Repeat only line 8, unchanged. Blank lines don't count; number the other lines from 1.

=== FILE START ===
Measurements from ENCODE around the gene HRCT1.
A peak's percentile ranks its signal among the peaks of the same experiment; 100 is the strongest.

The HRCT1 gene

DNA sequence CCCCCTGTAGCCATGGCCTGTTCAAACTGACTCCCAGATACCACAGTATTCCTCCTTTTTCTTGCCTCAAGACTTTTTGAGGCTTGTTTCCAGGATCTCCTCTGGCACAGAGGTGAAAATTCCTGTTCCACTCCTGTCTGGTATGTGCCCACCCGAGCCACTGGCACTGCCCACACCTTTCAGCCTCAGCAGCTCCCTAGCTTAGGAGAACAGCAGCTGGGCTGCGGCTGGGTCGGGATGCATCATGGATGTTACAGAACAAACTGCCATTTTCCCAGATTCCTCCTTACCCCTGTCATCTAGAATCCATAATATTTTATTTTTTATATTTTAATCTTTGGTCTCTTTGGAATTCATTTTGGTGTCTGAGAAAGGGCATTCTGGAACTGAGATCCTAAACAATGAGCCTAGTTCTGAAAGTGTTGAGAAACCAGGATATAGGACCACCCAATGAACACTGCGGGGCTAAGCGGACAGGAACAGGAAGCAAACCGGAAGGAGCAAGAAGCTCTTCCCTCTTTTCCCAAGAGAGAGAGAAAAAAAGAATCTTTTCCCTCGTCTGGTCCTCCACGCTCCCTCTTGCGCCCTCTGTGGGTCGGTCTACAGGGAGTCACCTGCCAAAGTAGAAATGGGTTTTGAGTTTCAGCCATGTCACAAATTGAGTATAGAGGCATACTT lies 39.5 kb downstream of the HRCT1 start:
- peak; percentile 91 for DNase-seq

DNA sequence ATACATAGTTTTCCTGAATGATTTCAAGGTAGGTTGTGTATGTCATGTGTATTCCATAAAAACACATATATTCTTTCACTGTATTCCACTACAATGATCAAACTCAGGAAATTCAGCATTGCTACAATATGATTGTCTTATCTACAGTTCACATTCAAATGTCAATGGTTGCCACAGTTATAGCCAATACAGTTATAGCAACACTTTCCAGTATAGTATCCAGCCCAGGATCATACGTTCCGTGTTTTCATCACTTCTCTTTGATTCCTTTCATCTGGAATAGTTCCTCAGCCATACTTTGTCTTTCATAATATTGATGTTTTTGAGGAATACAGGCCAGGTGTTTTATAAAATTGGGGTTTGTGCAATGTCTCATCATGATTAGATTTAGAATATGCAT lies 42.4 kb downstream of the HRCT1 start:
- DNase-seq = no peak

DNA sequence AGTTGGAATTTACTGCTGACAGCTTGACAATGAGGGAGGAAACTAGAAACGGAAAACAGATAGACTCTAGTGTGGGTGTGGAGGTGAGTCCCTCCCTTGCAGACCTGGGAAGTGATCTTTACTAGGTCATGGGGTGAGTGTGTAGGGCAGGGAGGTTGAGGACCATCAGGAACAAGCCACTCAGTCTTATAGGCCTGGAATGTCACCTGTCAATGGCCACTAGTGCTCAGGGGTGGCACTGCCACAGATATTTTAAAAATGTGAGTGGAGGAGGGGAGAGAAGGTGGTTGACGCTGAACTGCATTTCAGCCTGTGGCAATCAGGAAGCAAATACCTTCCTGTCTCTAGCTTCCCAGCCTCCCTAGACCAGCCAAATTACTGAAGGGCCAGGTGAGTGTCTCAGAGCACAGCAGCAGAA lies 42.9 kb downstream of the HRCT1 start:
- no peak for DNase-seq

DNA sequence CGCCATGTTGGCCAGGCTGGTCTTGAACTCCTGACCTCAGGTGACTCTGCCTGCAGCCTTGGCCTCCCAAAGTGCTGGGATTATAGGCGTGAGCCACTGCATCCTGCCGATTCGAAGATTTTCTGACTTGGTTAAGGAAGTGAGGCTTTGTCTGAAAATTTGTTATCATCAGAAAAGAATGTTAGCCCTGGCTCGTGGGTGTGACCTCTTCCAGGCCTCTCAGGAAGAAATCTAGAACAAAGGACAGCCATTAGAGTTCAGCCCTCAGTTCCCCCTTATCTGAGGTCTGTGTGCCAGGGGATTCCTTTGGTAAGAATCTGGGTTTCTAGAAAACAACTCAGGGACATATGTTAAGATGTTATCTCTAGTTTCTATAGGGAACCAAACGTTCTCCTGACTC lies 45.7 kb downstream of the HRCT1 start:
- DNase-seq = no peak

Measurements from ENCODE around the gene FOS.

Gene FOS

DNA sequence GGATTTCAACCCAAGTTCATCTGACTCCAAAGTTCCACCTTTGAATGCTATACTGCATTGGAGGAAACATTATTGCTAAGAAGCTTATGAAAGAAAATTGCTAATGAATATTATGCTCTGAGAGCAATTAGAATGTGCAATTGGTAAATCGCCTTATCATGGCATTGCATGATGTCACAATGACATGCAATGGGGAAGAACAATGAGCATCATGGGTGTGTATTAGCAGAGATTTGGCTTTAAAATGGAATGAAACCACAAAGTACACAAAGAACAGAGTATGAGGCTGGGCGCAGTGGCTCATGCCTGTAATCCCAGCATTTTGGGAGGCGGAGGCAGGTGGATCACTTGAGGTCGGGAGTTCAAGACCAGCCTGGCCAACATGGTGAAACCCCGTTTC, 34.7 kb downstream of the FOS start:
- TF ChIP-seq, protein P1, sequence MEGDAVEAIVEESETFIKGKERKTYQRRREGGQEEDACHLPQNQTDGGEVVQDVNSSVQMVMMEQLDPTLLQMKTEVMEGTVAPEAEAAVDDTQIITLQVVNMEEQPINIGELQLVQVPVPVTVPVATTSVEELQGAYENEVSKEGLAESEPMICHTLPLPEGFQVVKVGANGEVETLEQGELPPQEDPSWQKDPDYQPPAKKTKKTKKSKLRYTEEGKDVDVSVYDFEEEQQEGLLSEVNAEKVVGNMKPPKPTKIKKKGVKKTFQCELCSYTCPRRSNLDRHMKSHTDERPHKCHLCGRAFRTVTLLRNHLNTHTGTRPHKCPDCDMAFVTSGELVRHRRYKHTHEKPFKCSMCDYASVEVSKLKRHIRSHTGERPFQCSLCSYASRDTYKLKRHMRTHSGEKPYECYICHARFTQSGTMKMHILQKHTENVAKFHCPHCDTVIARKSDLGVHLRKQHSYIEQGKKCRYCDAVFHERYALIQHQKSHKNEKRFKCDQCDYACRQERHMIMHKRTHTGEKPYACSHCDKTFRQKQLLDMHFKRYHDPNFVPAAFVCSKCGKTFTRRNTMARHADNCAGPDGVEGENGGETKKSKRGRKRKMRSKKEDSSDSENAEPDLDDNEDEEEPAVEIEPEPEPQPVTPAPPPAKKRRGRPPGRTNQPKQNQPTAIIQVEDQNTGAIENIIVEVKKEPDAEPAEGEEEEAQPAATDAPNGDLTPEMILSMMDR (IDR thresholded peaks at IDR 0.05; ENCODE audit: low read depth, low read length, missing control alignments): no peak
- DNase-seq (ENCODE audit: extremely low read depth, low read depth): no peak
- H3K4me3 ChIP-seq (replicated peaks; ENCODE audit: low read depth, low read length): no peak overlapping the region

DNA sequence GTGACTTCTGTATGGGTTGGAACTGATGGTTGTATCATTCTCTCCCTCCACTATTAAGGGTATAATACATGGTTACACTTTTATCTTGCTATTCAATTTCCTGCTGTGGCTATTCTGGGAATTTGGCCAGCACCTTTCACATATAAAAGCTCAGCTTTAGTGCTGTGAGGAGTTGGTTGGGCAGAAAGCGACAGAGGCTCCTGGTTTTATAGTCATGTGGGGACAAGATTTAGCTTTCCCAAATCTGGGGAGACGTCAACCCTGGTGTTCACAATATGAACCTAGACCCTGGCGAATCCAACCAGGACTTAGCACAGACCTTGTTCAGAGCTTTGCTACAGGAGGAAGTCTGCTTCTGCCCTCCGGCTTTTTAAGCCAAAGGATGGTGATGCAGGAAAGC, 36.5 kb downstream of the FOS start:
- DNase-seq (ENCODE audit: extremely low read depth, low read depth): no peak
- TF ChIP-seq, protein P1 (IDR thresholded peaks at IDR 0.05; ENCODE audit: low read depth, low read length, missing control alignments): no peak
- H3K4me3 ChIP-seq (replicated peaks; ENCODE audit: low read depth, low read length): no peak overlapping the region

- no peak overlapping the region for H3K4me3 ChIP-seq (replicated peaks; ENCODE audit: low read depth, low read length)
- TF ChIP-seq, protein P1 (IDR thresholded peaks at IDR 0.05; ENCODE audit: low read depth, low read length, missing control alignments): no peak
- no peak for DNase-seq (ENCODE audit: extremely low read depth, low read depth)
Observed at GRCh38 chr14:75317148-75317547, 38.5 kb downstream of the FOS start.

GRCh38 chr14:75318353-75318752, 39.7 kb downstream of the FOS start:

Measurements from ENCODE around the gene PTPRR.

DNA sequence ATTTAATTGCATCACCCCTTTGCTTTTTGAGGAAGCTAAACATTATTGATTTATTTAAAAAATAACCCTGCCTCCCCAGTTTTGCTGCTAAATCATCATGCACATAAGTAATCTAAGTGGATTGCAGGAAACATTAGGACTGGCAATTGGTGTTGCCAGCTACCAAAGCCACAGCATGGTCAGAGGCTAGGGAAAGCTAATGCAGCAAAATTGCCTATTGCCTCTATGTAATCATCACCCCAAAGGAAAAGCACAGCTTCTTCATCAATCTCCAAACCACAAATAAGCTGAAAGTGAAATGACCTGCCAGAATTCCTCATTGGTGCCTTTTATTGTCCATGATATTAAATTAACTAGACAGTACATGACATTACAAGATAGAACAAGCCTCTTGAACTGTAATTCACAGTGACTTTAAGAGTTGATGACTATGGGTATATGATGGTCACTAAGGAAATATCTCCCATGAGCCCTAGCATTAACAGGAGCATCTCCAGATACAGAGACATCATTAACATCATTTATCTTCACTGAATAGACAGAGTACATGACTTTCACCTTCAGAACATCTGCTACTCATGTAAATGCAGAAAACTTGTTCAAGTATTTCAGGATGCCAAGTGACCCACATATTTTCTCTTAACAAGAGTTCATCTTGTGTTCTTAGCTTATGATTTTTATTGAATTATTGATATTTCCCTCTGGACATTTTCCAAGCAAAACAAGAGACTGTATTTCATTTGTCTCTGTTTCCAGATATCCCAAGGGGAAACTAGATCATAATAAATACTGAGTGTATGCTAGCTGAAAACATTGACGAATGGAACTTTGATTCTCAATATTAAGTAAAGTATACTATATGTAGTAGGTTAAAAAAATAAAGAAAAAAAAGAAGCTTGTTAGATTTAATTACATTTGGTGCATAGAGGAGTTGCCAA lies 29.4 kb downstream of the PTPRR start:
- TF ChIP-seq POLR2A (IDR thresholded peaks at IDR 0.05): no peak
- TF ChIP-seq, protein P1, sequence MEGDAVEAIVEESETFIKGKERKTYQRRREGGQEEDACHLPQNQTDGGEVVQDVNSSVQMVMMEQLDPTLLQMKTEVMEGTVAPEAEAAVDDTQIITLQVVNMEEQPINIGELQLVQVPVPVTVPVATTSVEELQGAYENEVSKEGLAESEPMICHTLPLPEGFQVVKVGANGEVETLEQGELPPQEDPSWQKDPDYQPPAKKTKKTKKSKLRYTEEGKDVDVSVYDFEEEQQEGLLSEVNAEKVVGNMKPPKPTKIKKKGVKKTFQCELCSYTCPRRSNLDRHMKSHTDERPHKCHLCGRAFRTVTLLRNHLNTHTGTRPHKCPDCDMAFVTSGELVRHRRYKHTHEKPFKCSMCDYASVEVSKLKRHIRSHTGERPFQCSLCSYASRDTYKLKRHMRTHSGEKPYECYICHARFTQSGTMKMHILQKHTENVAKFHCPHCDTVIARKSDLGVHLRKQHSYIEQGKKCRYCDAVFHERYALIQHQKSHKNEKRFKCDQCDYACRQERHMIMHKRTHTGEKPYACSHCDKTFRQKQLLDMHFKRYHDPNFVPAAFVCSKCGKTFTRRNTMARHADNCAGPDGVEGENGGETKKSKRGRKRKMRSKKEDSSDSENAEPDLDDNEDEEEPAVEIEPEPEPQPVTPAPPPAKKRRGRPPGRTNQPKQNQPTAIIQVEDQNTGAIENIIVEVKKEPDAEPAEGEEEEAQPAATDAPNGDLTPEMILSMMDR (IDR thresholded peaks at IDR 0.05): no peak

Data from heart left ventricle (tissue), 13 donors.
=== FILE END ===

DNA sequence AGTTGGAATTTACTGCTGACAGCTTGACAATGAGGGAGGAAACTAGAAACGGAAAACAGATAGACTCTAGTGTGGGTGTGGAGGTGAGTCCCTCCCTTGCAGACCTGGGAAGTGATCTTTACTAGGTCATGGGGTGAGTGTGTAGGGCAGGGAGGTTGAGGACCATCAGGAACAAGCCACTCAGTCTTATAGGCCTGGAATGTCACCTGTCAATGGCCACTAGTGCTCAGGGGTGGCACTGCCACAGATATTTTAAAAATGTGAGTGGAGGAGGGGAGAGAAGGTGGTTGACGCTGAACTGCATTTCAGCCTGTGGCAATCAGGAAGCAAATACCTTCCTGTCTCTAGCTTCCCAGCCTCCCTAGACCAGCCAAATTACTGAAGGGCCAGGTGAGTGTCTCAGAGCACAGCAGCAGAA lies 42.9 kb downstream of the HRCT1 start: